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  Zinc Oxide, is it a legitimate hair loss treatment?  

There has been a lot of talk about using Zinc Oxide as a hair loss remedy, much of this originating from Waseda, a hair loss sufferer in Japan who has had a lot of success with it. In order to determine whether it's a viable option or not we looked to see if there was any science behind Zinc Oxide.

So what is Zinc Oxide?

Zinc Oxide is a form of Zinc, an important trace mineral second only to iron in its concentration in the body. Zinc is found in various foods, including lean red meats, seafood, peas, and beans. High-protein foods contain high amounts of zinc, beef, pork, and lamb contain more zinc than fish. Zinc is also found in whole grains; however, large amounts of whole-grains have been found to decrease the amount of zinc that is absorbed.

Why do we need it?

The body needs zinc for normal growth and health. It is required for the enzyme activities necessary for cell division, cell growth, and wound healing. A lack of zinc may lead to poor night vision and wound-healing, a decrease in sense of taste and smell, a reduced ability to fight infections, and poor development of reproductive organs and interestingly enough hair loss (not MPB). Most people do get sufficient zinc from their diet, but some health conditions can cause a lack of zinc. These include: alcoholism, burns, sugar diabetes, skin disorders, ongoing stress, kidney disease and liver disease.

How Zinc works

Zinc performs many different functions in the body. One of them is to allow for the correct functioning of the sexual organs in men and for the production of Testosterone. Infertile men have been successfully treated with zinc supplements. Topically however, zinc appears to inhibit DHT production and lowers DHT levels. In a study conducted on human skin, Zinc Sulfate and Azelaic acid were shown to reduce 5 alpha-reductase activity by 90%.

In another study on a rat prostate, Zinc Gluconate and Arginine were shown to significantly reduce the level of 5 alpha-reductase activity.

Zinc is also widely used as a topical wound healing treatment. Its wound healing properties have been well documented in various clinical studies. In a double-blind trial involving 37 leg ulcer patients with low serum zinc levels, topical zinc oxide promoted cleansing and re-epithelialization. Infections and deteriorations of ulcers were less common in zinc oxide treated patients. In addition it also reduced inflammation and bacterial growth. In this study Zinc Oxide performed better than Zinc Sulfate as it dissolved more slowly but constantly.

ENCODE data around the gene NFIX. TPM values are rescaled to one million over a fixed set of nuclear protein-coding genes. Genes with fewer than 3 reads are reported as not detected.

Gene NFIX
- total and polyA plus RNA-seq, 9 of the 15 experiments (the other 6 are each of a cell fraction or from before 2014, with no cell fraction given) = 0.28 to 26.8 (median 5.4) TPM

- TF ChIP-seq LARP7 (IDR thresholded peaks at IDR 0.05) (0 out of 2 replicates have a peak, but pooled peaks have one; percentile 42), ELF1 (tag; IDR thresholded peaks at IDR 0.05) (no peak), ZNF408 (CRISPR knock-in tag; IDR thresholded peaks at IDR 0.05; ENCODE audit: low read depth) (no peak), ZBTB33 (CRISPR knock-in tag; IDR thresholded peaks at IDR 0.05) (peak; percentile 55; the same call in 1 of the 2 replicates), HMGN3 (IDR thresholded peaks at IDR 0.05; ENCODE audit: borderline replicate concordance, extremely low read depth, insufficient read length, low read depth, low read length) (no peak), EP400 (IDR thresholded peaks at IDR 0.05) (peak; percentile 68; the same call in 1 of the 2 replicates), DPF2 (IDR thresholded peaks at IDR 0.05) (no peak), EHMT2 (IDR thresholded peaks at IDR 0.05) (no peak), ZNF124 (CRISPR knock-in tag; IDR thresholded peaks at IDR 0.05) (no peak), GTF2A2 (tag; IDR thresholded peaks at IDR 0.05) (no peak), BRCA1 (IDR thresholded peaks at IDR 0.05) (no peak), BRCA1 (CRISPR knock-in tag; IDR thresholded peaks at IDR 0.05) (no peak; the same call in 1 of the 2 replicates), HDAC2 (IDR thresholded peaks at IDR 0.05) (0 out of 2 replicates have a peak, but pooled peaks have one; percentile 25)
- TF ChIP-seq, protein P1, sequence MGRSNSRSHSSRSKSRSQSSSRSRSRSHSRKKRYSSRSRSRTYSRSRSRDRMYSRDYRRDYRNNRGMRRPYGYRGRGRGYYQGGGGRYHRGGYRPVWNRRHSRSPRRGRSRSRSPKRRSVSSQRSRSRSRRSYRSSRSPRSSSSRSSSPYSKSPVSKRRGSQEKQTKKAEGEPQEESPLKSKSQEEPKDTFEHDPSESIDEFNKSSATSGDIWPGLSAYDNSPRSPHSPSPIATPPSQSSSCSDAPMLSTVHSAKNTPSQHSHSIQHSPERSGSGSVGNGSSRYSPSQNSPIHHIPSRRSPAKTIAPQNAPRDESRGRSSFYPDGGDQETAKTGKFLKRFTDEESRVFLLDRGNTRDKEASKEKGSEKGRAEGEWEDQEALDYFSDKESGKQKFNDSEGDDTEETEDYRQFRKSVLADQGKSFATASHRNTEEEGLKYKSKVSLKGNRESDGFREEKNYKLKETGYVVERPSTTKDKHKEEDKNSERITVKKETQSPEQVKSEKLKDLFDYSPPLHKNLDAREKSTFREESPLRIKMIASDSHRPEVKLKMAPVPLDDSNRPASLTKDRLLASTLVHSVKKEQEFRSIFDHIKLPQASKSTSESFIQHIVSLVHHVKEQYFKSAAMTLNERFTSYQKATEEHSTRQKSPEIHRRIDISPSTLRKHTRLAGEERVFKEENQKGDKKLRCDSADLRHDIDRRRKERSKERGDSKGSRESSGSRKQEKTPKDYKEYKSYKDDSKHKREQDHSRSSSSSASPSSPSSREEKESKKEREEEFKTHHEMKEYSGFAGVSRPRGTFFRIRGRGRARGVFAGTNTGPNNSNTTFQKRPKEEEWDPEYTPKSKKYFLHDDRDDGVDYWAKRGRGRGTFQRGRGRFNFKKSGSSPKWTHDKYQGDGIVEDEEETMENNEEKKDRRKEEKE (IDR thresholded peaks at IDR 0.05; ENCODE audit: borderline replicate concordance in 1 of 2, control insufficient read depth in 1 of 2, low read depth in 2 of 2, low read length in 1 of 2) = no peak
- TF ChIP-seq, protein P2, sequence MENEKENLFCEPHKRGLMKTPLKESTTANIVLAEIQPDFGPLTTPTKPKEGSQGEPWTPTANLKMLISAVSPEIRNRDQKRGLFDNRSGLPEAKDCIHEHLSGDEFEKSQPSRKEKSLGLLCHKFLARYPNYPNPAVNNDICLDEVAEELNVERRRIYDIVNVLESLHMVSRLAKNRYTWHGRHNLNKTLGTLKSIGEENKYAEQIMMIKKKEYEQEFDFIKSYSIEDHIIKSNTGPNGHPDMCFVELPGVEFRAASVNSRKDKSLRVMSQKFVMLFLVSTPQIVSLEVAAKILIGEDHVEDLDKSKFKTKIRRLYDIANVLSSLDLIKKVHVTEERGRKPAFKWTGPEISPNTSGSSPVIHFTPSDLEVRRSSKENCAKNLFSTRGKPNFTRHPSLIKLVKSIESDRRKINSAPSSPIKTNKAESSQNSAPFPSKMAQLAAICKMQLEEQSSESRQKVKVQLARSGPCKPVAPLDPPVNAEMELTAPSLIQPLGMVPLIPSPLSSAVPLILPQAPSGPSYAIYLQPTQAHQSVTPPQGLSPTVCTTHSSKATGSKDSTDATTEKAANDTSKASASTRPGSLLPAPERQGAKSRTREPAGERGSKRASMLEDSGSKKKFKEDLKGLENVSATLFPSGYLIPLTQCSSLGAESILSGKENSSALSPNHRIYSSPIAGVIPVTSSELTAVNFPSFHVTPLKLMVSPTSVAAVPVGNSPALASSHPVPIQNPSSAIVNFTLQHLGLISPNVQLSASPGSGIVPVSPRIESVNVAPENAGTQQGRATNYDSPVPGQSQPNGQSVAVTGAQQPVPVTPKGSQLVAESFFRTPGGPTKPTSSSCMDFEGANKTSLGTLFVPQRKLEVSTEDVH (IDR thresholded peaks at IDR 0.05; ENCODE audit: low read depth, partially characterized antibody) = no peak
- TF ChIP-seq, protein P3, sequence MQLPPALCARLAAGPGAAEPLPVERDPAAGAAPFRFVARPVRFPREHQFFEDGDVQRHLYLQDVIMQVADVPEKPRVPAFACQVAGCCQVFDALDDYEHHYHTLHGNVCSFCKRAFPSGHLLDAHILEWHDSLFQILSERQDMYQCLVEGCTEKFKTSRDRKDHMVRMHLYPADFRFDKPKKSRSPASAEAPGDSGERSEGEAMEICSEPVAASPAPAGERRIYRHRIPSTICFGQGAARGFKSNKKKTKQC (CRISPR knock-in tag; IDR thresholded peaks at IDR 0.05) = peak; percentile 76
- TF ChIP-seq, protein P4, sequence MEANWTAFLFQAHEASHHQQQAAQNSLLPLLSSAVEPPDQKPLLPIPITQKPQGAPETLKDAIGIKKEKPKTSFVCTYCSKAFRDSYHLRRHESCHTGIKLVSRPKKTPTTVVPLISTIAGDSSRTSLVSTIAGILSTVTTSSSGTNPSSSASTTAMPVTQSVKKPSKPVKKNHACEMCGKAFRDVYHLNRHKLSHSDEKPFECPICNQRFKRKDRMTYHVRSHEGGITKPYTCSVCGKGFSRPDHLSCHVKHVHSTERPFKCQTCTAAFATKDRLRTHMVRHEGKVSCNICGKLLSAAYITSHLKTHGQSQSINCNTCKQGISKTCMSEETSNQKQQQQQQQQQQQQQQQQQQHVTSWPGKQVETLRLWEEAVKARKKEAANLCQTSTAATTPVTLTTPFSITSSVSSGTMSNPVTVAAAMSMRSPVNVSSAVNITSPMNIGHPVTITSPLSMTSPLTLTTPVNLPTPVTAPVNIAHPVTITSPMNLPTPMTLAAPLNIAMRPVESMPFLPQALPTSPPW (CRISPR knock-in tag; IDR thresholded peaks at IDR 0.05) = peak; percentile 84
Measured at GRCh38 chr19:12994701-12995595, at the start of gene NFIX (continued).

In another study on rats, a local application of zinc oxide from a zinc tape to wounds was performed on 80 male Sprague-Dawley rats. Tapes with or without zinc oxide were applied on excisional wounds of both zinc-deficient and zinc-sufficient animals. The reduction in wound area was more pronounced in zinc-tape-treated animals given both a zinc-deficient and zinc-sufficient diet. The results of the study indicated that topically absorbed zinc from wounds promotes both the early wound healing phase and growth in both zinc-deficient and zinc-sufficient rats.

Another study was done on humans, a randomized, double-blind study of the efficacy of locally applied zinc oxide on the healing of leg ulcers. Thirty-seven geriatric patients, nineteen with arterial and eighteen with venous leg ulcers, were treated either with a gauze compress medicated with zinc oxide (400 micrograms ZnO/cm2) or with an identical compress without zinc oxide. The treatment was assessed from ulcer size measurements and the presence or absence of granulation and ulcer debridement over a period of 8 weeks. The zinc-treated patients (83% success rate) responded significantly better than the placebo-treated patients (42% success rate). The results suggested that healing of leg ulcers is improved after the addition of zinc oxide to the local regimen.

From these studies and several other that are not included here, its conclusively shown that Zinc Oxide does increase wound healing which is good news since that is how Tricomin was developed. Tricomin originated as a copper wound healing preparation where it was shown to stimulate hair growth. It was then developed as a product specifically for stimulating hair growth. Wound healing properties and hair growth properties are closely related.

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